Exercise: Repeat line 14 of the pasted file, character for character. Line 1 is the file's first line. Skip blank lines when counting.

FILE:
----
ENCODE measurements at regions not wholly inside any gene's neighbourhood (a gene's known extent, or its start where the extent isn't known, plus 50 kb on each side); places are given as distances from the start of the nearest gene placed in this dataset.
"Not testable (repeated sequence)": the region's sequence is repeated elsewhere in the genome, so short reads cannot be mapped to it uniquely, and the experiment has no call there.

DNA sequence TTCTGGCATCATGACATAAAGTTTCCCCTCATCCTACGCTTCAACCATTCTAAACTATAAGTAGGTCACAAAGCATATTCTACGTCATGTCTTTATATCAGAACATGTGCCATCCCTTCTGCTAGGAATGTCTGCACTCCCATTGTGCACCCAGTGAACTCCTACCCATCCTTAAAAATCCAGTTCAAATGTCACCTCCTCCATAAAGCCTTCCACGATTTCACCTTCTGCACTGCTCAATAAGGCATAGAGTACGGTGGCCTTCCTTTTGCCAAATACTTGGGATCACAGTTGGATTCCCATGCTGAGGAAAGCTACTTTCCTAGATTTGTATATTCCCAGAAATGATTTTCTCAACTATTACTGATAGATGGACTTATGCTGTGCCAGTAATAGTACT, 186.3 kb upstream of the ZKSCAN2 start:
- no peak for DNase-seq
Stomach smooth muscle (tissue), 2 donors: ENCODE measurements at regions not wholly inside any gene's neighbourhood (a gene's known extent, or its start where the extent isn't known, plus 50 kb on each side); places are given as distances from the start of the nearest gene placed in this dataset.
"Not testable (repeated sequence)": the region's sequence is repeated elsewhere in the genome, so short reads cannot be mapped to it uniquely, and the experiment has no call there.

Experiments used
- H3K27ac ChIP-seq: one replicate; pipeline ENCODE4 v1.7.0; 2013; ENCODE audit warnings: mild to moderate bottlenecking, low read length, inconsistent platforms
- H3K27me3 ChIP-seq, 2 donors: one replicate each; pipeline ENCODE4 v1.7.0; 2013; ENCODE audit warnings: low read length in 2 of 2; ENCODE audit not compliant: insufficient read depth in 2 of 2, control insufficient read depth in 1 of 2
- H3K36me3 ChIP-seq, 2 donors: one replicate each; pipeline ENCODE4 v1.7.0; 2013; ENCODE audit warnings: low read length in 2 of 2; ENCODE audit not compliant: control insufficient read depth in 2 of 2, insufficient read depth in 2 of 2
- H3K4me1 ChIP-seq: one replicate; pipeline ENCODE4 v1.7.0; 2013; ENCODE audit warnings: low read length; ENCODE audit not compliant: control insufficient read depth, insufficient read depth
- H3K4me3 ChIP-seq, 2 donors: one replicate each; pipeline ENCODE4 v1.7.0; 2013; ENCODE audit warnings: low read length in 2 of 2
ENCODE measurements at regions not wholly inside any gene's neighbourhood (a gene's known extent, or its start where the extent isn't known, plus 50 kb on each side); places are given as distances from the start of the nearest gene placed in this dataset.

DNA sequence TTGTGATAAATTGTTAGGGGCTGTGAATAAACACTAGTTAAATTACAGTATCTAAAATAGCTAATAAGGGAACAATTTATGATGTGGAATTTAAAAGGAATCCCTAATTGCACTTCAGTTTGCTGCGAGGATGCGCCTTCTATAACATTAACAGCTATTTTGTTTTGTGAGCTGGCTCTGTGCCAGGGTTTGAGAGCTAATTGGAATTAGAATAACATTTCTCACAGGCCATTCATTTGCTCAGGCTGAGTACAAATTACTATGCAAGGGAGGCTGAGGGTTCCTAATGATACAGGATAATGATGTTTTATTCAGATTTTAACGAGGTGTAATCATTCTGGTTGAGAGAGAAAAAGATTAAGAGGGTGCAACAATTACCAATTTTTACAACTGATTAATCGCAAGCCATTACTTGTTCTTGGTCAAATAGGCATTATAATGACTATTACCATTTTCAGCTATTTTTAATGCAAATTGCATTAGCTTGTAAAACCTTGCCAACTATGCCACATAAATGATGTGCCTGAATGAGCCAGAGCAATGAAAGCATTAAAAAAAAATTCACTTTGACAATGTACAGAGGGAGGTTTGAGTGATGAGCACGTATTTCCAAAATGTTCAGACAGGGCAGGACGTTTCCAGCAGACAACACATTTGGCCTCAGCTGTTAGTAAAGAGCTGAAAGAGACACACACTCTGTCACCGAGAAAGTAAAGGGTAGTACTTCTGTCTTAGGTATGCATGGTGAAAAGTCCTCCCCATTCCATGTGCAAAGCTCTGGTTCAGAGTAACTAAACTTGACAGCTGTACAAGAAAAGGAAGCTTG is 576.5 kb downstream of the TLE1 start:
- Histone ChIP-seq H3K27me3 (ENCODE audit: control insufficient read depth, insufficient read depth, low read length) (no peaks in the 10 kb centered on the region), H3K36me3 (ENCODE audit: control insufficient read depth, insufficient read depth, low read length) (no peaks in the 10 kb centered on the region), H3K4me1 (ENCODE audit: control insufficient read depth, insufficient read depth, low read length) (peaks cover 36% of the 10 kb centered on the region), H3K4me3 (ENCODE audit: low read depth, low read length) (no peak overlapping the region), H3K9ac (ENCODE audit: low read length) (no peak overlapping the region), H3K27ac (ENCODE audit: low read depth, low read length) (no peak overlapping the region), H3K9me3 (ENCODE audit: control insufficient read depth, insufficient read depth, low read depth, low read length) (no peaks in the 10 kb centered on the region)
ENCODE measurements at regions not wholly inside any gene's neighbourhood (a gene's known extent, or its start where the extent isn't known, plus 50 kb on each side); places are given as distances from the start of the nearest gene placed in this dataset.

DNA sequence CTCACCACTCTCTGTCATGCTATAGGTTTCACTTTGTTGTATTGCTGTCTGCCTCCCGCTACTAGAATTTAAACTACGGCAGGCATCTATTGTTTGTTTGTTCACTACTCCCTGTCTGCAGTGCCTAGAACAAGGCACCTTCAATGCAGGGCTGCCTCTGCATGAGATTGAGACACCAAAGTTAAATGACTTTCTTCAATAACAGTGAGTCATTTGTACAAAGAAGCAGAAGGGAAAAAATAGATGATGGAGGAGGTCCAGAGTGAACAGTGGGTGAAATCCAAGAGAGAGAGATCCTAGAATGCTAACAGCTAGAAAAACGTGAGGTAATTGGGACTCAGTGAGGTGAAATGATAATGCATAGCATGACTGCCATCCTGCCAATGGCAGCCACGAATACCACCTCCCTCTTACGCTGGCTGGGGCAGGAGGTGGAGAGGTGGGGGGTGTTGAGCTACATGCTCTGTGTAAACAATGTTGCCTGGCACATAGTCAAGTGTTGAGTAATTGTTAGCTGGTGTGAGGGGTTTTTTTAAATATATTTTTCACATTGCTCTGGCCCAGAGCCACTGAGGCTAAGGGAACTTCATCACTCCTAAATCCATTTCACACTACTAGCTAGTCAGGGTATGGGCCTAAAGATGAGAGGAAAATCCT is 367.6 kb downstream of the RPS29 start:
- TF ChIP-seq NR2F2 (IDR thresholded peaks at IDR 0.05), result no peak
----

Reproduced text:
DNA sequence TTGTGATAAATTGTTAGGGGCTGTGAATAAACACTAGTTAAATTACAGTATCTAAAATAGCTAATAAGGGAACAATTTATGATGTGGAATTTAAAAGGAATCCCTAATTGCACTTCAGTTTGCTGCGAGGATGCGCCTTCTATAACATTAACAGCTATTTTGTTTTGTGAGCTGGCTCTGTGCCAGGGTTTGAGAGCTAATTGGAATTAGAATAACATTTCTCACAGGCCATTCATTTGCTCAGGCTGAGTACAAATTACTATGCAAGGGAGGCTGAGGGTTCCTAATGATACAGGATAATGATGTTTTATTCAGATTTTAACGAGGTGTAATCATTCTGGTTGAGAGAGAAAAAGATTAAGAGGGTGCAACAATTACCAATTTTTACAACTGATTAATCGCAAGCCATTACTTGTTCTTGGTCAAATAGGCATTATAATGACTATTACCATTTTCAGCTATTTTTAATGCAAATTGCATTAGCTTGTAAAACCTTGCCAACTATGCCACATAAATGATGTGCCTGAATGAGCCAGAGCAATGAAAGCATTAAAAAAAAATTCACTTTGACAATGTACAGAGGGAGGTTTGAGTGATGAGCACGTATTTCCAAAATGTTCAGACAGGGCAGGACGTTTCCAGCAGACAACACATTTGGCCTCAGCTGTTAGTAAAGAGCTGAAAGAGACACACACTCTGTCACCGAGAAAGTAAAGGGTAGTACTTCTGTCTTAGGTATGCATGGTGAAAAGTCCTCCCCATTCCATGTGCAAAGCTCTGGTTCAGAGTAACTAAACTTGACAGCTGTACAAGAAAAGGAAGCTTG is 576.5 kb downstream of the TLE1 start: